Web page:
(1) The couple must hold themselves out to society as being akin to spouses
(2) They must be of legal age to marry
(3) They must be otherwise qualified to enter into a legal marriage including being unmarried
(4) They must have voluntarily cohabited and held themselves out to the world as being akin to spouses for a significant period of time.

Only then, the relationship will be defined as live in relation and hence the woman will be entitled to get the maintenance from her male partner.”No doubt because of this view many women who have had live-in relationship would be excluded from the benefit of the provisions the protection of Women from Domestic Violence Act 2005, which talks about relationship in the nature of marriage,” the Supreme Court added.

Well, these definitions and points made by the honorable Supreme Court was just the annexure of the verdict.

The core behind which the statement of the Supreme Court lies is that if the boy, the girl, the ‘parents’ and the ‘society’ are in agreement that the couple can get involved in such a relation, then and only then the government will give its mandate over it.
It’s hard to believe that live-in partners living in Mumbai or Kolkata must have informed about their relationship to their parents and relatives living in a small town like Patna or Patiala. There will be a total disagreement regarding this relation in a socially bothered and integrated Indian middle class society.

The Supreme Court is fully aware that the live-in relationship breeding inside Indian middle class is not the same as the western counterparts are practicing. It’s the Indian version of it. We may call it “quasi live in relation.” The couples are ‘living in’ but in the shelter of being unacknowledged by the society; or ‘living in’ but in the environment of an unbothered society.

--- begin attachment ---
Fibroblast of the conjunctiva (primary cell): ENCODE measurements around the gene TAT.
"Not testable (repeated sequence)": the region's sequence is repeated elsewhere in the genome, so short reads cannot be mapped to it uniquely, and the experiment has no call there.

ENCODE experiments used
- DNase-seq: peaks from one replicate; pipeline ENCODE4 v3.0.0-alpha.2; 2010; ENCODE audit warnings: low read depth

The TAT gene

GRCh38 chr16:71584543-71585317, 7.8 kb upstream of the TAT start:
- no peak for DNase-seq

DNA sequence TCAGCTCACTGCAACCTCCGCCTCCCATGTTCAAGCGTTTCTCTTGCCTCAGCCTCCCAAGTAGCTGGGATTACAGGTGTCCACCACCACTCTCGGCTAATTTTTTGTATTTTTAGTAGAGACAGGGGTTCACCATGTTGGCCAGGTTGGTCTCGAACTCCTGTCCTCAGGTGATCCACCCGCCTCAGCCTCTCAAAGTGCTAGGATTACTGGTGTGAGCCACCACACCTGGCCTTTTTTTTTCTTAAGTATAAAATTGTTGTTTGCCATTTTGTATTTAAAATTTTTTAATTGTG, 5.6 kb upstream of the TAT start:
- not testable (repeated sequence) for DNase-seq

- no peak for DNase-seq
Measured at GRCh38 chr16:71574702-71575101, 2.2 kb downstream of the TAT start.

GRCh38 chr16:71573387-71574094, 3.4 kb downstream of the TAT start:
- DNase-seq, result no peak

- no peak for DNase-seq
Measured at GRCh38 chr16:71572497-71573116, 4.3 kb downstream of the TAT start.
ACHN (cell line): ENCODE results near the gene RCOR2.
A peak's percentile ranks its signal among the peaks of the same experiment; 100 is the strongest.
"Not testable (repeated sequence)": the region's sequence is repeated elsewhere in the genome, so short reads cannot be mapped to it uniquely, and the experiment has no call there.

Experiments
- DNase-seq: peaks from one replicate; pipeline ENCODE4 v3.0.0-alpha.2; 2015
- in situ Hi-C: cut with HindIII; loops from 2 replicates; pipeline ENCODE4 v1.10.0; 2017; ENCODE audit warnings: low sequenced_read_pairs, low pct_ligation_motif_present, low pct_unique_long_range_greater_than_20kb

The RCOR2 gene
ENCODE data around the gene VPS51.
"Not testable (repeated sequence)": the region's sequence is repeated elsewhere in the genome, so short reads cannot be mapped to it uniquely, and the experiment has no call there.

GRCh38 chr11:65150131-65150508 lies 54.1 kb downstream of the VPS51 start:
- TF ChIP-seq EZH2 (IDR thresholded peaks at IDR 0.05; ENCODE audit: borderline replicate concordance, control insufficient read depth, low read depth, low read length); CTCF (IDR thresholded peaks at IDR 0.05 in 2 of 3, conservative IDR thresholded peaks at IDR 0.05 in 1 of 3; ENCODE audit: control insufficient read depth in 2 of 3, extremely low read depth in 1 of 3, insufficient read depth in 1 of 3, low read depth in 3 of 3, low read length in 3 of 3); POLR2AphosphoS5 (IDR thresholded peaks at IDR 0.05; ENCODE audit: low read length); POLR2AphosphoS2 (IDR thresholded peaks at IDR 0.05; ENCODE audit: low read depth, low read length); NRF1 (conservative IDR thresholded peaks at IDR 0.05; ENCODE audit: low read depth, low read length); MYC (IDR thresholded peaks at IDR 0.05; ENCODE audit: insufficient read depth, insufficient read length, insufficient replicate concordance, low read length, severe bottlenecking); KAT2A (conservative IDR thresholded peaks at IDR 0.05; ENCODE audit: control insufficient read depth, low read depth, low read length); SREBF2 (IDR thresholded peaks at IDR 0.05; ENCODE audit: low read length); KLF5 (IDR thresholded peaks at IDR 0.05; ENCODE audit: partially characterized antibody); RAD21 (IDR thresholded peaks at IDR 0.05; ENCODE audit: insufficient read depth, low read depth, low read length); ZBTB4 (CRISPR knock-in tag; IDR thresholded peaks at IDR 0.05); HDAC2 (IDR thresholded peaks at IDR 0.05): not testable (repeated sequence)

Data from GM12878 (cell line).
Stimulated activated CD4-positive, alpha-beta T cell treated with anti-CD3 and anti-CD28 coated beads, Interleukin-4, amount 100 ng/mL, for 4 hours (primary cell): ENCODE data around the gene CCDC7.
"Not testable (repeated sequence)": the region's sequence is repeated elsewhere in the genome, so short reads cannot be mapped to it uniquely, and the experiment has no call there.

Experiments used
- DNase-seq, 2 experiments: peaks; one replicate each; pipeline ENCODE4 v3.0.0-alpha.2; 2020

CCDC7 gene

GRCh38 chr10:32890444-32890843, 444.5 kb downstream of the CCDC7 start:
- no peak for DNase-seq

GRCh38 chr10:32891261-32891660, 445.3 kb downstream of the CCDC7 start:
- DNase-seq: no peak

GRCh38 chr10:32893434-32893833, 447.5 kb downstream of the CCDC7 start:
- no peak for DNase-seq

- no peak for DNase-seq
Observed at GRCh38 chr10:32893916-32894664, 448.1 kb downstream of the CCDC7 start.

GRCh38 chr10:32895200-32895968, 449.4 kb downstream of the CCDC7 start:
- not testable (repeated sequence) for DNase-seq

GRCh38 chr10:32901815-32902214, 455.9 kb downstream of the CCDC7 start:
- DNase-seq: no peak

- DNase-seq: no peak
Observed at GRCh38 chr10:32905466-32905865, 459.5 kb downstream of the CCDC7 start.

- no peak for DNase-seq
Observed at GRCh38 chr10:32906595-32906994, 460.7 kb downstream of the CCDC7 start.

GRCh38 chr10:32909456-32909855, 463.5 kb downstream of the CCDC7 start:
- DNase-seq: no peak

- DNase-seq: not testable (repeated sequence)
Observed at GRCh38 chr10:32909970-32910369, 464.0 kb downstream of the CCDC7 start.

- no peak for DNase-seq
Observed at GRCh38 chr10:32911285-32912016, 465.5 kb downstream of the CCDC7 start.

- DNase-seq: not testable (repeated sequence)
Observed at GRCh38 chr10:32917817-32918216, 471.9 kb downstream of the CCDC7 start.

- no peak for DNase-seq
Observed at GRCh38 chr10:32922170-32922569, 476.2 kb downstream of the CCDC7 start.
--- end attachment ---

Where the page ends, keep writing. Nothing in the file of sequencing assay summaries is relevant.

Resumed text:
Furthermore, the court has even added that “If a man has a keep whom he maintains financially, and uses mainly for sexual purpose and as a servant, it would not be a relationship in the nature of marriage.” This further strengthens the stand of the essentiality of getting a social mandate over the relation before releasing an official approval over it.

Moreover, a transition period between two contrasting phases is always full of contradictions and complications, and that’s the bandwidth where this relation lies. Getting an average social mandate over this relation seems to be dim now. And if asked from a couple of 30 that “will he be happy to see his kids maintaining a live-in relationship in future?”, I personally don’t think he or she will agree. So the chances of getting it a social approval even dims. Of course this is not guaranteed that our minds wont change. Change being a constant phenomenon still keeps the spark igniting with a hope to get it a social acceptance.

The ancient yarn of our Indian social fabric- Brahmacharya, Grahasta, Vanaprastha and Sanyasa seem to be capsizing and intermixing with each other. The bluster faced by our traditional cultural practices may land us somewhere in a better place or may be the worst one, but one thing is for sure, that that place will be a ‘different’ one.

Abhishek Kumar
IAS aspirant, Patna Bihar, India